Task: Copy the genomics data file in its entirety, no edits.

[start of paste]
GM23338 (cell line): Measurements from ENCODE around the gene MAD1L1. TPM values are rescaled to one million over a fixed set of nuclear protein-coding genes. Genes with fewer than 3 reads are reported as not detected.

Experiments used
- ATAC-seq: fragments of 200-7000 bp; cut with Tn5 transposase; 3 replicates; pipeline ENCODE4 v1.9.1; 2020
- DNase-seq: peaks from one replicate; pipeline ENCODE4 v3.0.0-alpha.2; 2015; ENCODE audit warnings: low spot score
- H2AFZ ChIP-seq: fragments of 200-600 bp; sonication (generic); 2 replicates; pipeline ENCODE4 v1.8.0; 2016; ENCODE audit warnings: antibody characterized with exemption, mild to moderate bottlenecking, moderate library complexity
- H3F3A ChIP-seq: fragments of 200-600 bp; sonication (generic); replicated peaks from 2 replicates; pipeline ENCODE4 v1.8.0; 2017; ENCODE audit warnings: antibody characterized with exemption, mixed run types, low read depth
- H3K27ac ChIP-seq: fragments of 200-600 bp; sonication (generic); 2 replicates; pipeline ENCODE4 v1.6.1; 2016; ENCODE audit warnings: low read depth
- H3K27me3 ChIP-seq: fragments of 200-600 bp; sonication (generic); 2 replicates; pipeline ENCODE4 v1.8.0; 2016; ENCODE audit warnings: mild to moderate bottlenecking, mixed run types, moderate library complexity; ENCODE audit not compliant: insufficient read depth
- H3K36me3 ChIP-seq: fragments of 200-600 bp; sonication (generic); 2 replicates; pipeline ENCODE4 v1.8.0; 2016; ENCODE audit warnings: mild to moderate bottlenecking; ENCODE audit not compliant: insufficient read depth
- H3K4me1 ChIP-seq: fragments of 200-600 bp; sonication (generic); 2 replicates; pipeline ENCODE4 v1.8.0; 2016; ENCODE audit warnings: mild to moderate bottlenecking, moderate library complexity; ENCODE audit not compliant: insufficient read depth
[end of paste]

GM23338 (cell line): Measurements from ENCODE around the gene MAD1L1. TPM values are rescaled to one million over a fixed set of nuclear protein-coding genes. Genes with fewer than 3 reads are reported as not detected.

Experiments used
- ATAC-seq: fragments of 200-7000 bp; cut with Tn5 transposase; 3 replicates; pipeline ENCODE4 v1.9.1; 2020
- DNase-seq: peaks from one replicate; pipeline ENCODE4 v3.0.0-alpha.2; 2015; ENCODE audit warnings: low spot score
- H2AFZ ChIP-seq: fragments of 200-600 bp; sonication (generic); 2 replicates; pipeline ENCODE4 v1.8.0; 2016; ENCODE audit warnings: antibody characterized with exemption, mild to moderate bottlenecking, moderate library complexity
- H3F3A ChIP-seq: fragments of 200-600 bp; sonication (generic); replicated peaks from 2 replicates; pipeline ENCODE4 v1.8.0; 2017; ENCODE audit warnings: antibody characterized with exemption, mixed run types, low read depth
- H3K27ac ChIP-seq: fragments of 200-600 bp; sonication (generic); 2 replicates; pipeline ENCODE4 v1.6.1; 2016; ENCODE audit warnings: low read depth
- H3K27me3 ChIP-seq: fragments of 200-600 bp; sonication (generic); 2 replicates; pipeline ENCODE4 v1.8.0; 2016; ENCODE audit warnings: mild to moderate bottlenecking, mixed run types, moderate library complexity; ENCODE audit not compliant: insufficient read depth
- H3K36me3 ChIP-seq: fragments of 200-600 bp; sonication (generic); 2 replicates; pipeline ENCODE4 v1.8.0; 2016; ENCODE audit warnings: mild to moderate bottlenecking; ENCODE audit not compliant: insufficient read depth
- H3K4me1 ChIP-seq: fragments of 200-600 bp; sonication (generic); 2 replicates; pipeline ENCODE4 v1.8.0; 2016; ENCODE audit warnings: mild to moderate bottlenecking, moderate library complexity; ENCODE audit not compliant: insufficient read depth